Why low oil prices are bad news for natural gas too(Read article summary)
Without a rise in oil prices, 2015 is looking like a grim year for liquefied natural gas exporters.
The oil industry is facing rising debt from collapsing oil prices, but there could be another sector that becomes a casualty of the low oil price environment: liquefied natural gas (LNG).
Much of the global LNG trade occurs in Asia, where buying and selling occurs according to long-term fixed contracts that are indexed to the price of oil. As a result, when oil prices were high, so were LNG prices. That is exactly why there has been a rush along the U.S. Gulf Coast to begin exporting cheap American natural gas to take advantage of high prices in Asia.
The practice of indexing LNG contracts to the price of oil was something that Japan, the world’s largest consumer of LNG, had hoped to change. High oil prices were inflicting an economic toll on Japan, which had radically increased energy imports after shuttering its nuclear reactors. However, oil-indexed contracts cut both ways. Now with oil prices hovering around $50 per barrel – less than half of what they were last summer – spot cargoes for LNG have seen their prices collapse as well. Japan is in no hurry to see the industry undergo dramatic reforms. (Related: Russia-China Deal Could Kill U.S. LNG Exports)
Not only are low oil prices pushing down LNG prices, but demand in Asia for LNG is much lower than anticipated. In fact, a new Wood Mackenzie analysis says that weak demand in China, Japan, and Korea helped push LNG prices below $10 per million Btu at the end of 2014, less than half of the $20/MMBtu spot cargoes were selling for earlier in the year.
Adding to the sector’s problems is the fact that new supplies are starting to come online. A massive build out of LNG export capacity is still underway, with earlier projects now reaching completion. Just as the shale boom led to oversupply and crashing prices, LNG markets are showing early signs of a similar bust.
Last year, ExxonMobil brought online its Papua New Guinea project and ramped up to full capacity, helping to supply Asian customers with 6.9 million tonnes of LNG per year (mtpa). But new supplies in 2014 were nothing compared to what is coming down the pike. An estimated 100 mtpa of new liquefaction capacity is set to hit the market between 2015 and 2018, which will be about a 35 percent expansion over last year’s total global capacity of 290 mtpa.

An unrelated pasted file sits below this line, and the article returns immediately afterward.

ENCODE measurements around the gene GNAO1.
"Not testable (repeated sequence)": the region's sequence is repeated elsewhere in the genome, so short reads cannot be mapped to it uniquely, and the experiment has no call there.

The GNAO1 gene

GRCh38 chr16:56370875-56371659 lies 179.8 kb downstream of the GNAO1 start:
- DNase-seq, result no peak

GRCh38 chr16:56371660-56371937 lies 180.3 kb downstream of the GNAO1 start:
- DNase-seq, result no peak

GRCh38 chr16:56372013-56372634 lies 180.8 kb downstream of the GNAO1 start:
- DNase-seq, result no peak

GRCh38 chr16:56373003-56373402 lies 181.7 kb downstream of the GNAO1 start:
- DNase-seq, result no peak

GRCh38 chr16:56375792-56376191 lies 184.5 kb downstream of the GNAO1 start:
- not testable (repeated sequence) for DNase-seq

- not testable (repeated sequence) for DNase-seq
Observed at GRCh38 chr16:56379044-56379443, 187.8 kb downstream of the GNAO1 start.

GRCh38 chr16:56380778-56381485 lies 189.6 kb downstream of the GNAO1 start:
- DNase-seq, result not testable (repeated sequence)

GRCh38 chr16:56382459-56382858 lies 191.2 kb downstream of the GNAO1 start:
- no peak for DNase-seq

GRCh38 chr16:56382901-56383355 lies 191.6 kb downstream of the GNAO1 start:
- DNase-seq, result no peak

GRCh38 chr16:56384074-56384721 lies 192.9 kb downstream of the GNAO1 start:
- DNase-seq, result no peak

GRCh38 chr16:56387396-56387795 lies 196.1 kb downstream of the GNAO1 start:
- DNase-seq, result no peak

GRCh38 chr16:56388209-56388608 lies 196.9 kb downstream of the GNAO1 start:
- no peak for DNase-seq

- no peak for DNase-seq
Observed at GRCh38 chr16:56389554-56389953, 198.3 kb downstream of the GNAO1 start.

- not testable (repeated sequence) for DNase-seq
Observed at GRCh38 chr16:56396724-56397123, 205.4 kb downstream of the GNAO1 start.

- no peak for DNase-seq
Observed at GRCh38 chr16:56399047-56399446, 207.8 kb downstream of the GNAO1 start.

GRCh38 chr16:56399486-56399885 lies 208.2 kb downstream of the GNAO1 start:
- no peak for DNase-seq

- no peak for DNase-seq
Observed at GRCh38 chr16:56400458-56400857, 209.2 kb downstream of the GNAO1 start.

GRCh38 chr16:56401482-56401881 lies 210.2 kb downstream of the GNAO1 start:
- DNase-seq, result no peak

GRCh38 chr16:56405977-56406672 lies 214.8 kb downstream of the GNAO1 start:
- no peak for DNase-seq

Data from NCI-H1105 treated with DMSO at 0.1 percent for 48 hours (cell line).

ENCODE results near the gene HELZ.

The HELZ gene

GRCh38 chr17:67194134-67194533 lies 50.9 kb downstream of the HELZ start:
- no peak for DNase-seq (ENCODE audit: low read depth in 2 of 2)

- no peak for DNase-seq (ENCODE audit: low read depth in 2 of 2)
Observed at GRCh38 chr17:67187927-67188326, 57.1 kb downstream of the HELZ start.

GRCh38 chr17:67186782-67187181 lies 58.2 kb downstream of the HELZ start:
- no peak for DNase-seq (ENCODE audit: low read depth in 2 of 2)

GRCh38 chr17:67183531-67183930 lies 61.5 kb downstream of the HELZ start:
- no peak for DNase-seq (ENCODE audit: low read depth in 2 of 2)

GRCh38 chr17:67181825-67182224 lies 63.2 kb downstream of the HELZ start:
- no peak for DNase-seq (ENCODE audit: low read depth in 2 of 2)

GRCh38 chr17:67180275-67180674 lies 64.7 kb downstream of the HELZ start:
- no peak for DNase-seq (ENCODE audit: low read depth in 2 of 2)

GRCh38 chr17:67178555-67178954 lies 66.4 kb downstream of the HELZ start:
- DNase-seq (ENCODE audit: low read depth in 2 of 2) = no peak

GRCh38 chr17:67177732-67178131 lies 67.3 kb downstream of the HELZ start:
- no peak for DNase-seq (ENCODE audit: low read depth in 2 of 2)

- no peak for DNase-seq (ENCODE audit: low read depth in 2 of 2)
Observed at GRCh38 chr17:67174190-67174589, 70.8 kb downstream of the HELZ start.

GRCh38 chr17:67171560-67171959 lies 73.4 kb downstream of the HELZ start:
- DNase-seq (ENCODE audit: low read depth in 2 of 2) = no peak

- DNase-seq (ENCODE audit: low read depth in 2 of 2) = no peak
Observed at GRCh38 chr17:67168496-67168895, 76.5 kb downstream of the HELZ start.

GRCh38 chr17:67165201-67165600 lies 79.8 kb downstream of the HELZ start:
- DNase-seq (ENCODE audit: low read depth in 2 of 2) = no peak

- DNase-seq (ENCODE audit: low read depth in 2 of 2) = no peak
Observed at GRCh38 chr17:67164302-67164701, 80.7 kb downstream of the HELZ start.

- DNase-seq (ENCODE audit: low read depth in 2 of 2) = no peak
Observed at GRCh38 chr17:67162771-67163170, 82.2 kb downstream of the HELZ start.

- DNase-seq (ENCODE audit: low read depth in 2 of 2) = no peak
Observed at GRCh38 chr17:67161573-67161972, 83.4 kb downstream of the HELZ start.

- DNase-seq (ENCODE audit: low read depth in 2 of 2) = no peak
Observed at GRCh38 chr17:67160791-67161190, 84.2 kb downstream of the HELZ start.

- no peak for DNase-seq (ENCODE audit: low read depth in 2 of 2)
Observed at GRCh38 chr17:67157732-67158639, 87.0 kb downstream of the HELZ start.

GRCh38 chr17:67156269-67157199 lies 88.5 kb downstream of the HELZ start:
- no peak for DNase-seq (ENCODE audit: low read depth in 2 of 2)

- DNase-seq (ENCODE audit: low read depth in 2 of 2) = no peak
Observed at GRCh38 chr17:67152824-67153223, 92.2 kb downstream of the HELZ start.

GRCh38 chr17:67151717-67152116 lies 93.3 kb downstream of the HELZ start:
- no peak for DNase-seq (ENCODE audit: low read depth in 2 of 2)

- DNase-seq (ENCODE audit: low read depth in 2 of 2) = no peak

Demand may struggle to handle all the new supplies, which could keep prices much lower than expected. That spells trouble for the spate of projects under construction as well as the ones set to begin operations this year.
For example, Gladstone LNG, a massive project on the northeast coast of Australia that just began operations, is under pressure. The project involves producing natural gas from coal seams, and then liquefying and exporting the gas through a newly constructed terminal. Santos, the lead on the project, may be forced to writedown some of the losses, according to a Citi report. BG Group may also take a $2 billion impairment charge for its own LNG project nearby. (Related: LNG Export Hopes Fading Fast For US)
U.S. LNG projects are facing pressure too. Cheniere Energy is leading the pack with its Sabine Pass export terminal, which is expected to come online in late 2015. But the company has taken on a lot of debt to build and retrofit its export facility. Cheniere has about $9 billion in debt with just $791 million in cash. That may not be a problem since Cheniere has customers contracted out for much of its export volume, but if its customers choose to suspend deliveries, Cheniere will take in much less than expected.
Still, Cheniere is much better positioned than other LNG projects, precisely because it is at the front of the line. For many projects that have not achieved final investment decisions, they could be scrapped altogether. At current prices, most greenfield LNG projects are not economical.
Without a rise in oil prices, 2015 is looking like a grim year for LNG exporters.
By Nick Cunningham of Oilprice.com
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